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 The Clinton River Park trail, north of Dodge Park in Sterling Heights, makes its winding course past some benches. The trail is supposed to become a  link along the statewide Iron Belle Trail.

The Clinton River Park trail, north of Dodge Park in Sterling Heights, makes its winding course past some benches. The trail is supposed to become a link along the statewide Iron Belle Trail.

Photo by Deb Jacques


Iron Belle trail study picks path within Sterling

By: Eric Czarnik | Sterling Heights Sentry | Published December 3, 2019

 A runner exercises along the trail.

A runner exercises along the trail.

Photo by Deb Jacques

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STERLING HEIGHTS — Sterling Heights will formally be part of a trail that spans from the Upper Peninsula to Detroit, but construction won’t begin anytime soon, according to trail analysts and city officials.

According to the Michigan Department of Natural Resources, the Iron Belle Trail is a twin trail that starts in Ironwood, Michigan, and ends at Belle Isle, taking two separate paths. The planned hiking path is 1,259 miles long, and the bike path is 774 miles, Sterling Heights officials said.

Plans call for the bike trail to intersect Sterling Heights. During the Nov. 19 Sterling Heights City Council meeting, the council unanimously passed a resolution in its consent agenda, supporting a trail study. The resolution did not commit the city to any financial support.

Norman Cox, a “planscape archineer” and landscape architect from The Greenway Collaborative Inc., gave a presentation on an Iron Belle Trail feasibility study. Although Sterling Heights will be part of the bike trail, Cox said local paths are primarily shared among bikers and pedestrians.

Cox said the Iron Belle bike route connects many existing Michigan trails and is already “over 70% complete,” but there’s a gap in Macomb County that was hard to plan around. The study was done to examine the gap in Warren, Center Line and Sterling Heights and to figure out a possible solution that’s still affordable, he added.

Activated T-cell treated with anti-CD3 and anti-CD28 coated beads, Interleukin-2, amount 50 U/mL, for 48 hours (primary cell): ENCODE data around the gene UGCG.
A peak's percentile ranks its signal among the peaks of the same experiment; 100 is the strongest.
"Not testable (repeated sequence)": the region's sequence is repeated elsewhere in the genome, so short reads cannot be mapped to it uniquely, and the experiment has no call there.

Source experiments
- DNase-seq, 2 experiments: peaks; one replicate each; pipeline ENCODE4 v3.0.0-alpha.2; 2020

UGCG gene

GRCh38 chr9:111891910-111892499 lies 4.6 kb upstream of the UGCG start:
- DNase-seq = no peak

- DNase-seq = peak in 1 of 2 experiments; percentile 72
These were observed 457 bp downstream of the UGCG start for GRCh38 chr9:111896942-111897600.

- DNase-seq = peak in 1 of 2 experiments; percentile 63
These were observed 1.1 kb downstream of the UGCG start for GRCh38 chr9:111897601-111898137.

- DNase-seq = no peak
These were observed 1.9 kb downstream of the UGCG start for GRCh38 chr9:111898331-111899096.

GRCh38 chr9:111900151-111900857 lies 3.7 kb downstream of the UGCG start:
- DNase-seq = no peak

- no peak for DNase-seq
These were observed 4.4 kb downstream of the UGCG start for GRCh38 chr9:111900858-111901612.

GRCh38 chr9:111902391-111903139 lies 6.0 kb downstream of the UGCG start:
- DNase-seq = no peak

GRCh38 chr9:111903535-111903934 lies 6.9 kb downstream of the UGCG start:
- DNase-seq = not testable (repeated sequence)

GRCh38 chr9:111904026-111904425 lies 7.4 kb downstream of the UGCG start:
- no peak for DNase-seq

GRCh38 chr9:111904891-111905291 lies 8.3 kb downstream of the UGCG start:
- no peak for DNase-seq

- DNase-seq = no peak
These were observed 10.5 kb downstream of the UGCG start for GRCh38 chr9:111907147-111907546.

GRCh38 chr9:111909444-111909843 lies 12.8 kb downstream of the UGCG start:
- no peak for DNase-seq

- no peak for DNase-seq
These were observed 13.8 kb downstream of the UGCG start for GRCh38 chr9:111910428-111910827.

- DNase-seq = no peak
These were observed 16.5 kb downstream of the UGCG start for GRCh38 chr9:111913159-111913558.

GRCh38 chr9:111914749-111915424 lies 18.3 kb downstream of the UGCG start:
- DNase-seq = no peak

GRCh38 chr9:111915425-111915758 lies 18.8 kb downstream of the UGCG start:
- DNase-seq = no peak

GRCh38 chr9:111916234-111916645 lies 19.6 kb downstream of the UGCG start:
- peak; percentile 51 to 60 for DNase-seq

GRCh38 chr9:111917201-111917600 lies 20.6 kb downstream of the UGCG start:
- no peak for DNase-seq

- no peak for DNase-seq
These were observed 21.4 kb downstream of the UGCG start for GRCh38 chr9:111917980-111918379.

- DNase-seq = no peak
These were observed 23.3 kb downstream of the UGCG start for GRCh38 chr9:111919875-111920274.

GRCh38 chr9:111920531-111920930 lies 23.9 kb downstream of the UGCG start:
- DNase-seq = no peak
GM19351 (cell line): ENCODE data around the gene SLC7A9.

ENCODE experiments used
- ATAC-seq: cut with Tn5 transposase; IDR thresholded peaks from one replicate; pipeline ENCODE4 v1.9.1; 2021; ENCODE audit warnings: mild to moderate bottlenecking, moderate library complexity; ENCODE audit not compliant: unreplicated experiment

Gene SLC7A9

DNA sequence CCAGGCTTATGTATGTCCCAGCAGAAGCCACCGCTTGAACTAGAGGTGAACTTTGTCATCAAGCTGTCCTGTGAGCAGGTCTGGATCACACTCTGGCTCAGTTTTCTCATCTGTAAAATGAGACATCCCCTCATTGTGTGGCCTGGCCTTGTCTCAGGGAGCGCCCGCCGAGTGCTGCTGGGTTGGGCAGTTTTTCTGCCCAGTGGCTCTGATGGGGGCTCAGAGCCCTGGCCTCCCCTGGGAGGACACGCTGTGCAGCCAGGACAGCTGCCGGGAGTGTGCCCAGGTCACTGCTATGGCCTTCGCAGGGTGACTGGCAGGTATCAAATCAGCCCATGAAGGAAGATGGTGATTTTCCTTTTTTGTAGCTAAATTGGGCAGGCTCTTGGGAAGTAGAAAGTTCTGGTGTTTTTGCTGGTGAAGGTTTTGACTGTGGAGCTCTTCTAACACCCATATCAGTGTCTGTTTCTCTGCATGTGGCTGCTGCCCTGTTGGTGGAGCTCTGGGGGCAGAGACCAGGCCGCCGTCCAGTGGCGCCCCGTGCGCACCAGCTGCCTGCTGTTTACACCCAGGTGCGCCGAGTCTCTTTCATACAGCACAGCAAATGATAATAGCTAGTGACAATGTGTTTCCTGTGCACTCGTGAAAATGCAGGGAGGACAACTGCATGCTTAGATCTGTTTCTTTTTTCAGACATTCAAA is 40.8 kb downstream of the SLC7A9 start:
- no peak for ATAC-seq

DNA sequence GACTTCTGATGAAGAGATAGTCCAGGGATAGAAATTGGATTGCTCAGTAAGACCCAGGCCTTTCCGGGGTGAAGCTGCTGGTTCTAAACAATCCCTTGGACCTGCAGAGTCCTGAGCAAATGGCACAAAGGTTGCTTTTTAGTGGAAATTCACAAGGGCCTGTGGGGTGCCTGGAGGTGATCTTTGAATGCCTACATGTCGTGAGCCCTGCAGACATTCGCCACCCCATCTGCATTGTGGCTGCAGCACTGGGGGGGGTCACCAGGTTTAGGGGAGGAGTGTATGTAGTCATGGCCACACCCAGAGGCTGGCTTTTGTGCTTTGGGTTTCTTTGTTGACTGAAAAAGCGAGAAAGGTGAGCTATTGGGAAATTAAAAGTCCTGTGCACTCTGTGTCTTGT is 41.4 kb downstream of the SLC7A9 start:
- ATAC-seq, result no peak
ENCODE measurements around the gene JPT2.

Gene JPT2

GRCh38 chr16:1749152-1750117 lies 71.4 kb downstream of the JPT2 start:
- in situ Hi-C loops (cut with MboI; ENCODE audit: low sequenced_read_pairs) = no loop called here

“It’s a very dense, highly built-up area, so we took a while. We looked at a lot of different routes, trying to figure out what is the best way to thread our way through these different communities,” he said.

He said the trail is “quite well defined” north and south of the county borders. The goal is to run the trail through areas with local amenities so it can promote the economy and the general area.

“It is to be a very family-friendly route — something you want to go on with your kids and everyone feels comfortable using,” he said.

The study seeks to put the trail through Sterling Heights in three relevant areas. From the south, the first 1.1-mile segment will go northward from 14 Mile Road to 15 Mile Road via the ITC corridor. It will go along the Red Run Drain, requiring a bridge over the Red Run to tie it in to Baumgartner Park. This leg of the trail has an estimated $1.2 million price tag and a 2023 construction schedule, Cox explained.

“This is both one of the most exciting and simultaneously challenging segments in all of the county,” he said, adding that the goal is to make this “something that is not just a line on the map, but actually has a lot of thought and buy-in on it.”

Going northward is the second Sterling Heights trail segment, spanning about 1.6 miles from 15 Mile Road northward to Metropolitan Parkway. It would cost about $1.2 million and would be scheduled for 2024, he said.

The last 1.8-mile segment goes northward from Metro Parkway to the area of Utica Road and Dodge Park. Cox praised the city for its recent work in that area, alluding to the Recreating Recreation campaign.

“We’re going to do a few enhancements we’re proposing, some more rest areas, maybe a little bit more landscaping, making it feel more park- and greenway-like,” he said. “The whole area is going to have wayfinding signage and identification signs.

“So if people happen to stumble upon here, they’ll realize, ‘Hey, I’m walking on a trail that I could walk up to the U.P. or bike up to the U.P. or down to Belle Isle.’”

The last leg would get to work in 2024 and would cost less — about $200,000, he said. Cox said the project organizers are checking out local, state, federal and private funding sources.

After the presentation, Sterling Heights Mayor Michael Taylor said he is excited about the plan.

“Wish it was, you know, 2020 and 2021 instead of ’23 and ’24, but I understand there’s a number of challenges, too,” he said.

Melanie Davis, Sterling Heights’ community relations director, said the city will be able to use much of what it already has for the Iron Belle Trail work.

“The trail utilizes the Clinton Trail through Dodge Park up to Utica, so that already exists,” she said. “Then, it is proposed to utilize portions of the path that were installed as a part of the re-do of Dodge Park Road, so that already exists, as well.  The southern portion is what still needs the most work.”

Find out more about Sterling Heights by visiting www.sterling-heights.net or by calling (586) 446-2489. For more information about the Iron Belle Trail feasibility study, visit greenwaycollab.com/ironbelle.

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